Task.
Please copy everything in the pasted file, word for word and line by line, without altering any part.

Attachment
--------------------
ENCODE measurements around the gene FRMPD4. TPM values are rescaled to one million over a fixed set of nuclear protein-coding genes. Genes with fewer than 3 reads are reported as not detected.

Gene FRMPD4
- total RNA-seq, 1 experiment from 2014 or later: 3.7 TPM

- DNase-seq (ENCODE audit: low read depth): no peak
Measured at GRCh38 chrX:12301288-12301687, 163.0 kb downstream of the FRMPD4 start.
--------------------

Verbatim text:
ENCODE measurements around the gene FRMPD4. TPM values are rescaled to one million over a fixed set of nuclear protein-coding genes. Genes with fewer than 3 reads are reported as not detected.

Gene FRMPD4
- total RNA-seq, 1 experiment from 2014 or later: 3.7 TPM

- DNase-seq (ENCODE audit: low read depth): no peak
Measured at GRCh38 chrX:12301288-12301687, 163.0 kb downstream of the FRMPD4 start.